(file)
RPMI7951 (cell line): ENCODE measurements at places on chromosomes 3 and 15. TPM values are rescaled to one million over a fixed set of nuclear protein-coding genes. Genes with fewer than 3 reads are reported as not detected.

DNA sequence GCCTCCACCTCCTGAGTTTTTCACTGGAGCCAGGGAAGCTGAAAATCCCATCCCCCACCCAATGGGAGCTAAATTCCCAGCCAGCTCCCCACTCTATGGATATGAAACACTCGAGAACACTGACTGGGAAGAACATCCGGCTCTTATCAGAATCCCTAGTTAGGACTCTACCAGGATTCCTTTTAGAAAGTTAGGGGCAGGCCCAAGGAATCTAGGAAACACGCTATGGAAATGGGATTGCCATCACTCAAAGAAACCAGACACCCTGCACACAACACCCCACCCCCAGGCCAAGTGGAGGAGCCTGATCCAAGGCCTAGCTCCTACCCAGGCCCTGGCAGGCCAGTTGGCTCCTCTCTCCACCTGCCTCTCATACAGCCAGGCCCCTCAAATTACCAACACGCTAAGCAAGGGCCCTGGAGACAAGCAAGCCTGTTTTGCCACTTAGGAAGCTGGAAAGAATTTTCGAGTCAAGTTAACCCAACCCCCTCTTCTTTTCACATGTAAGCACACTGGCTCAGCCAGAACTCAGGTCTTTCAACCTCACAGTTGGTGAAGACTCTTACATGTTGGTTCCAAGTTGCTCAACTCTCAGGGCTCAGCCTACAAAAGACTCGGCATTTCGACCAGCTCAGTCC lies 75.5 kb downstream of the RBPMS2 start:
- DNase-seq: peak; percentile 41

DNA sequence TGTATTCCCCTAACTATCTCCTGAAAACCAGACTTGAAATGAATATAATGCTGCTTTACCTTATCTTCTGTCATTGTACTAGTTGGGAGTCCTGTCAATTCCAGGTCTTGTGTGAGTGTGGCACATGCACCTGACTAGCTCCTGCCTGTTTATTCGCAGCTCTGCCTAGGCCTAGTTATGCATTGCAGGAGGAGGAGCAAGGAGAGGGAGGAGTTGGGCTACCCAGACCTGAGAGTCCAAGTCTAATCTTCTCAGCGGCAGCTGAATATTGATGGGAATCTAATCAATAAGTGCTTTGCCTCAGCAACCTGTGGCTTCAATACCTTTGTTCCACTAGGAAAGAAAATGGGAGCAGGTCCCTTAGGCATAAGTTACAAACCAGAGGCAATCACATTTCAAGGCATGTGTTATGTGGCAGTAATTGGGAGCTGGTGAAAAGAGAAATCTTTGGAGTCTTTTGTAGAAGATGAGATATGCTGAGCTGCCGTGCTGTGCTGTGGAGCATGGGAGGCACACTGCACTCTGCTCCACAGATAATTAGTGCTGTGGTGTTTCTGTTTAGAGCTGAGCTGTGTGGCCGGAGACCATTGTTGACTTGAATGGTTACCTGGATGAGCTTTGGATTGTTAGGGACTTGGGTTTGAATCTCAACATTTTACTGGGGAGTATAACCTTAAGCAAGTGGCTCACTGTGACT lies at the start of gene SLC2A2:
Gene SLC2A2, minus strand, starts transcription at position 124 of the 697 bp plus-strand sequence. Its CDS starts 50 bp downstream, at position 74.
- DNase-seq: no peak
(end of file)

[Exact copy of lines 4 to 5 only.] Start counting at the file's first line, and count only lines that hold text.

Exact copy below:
DNA sequence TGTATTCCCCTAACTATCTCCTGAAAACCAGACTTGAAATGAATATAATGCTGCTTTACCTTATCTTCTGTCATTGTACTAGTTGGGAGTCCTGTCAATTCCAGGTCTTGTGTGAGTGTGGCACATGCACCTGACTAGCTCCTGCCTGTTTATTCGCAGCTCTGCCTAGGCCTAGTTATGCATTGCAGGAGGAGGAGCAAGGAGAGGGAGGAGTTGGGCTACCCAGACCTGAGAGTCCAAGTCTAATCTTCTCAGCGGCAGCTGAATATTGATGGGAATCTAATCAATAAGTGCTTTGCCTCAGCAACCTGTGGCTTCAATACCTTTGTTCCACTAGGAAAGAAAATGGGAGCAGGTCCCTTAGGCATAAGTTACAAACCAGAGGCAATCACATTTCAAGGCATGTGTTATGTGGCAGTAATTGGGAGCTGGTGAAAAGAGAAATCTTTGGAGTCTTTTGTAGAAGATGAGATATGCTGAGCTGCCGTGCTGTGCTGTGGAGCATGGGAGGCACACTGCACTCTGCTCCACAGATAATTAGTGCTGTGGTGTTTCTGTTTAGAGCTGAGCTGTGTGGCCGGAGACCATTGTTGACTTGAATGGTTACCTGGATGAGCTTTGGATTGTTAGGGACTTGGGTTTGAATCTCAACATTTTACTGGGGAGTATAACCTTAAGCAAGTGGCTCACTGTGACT lies at the start of gene SLC2A2:
Gene SLC2A2, minus strand, starts transcription at position 124 of the 697 bp plus-strand sequence. Its CDS starts 50 bp downstream, at position 74.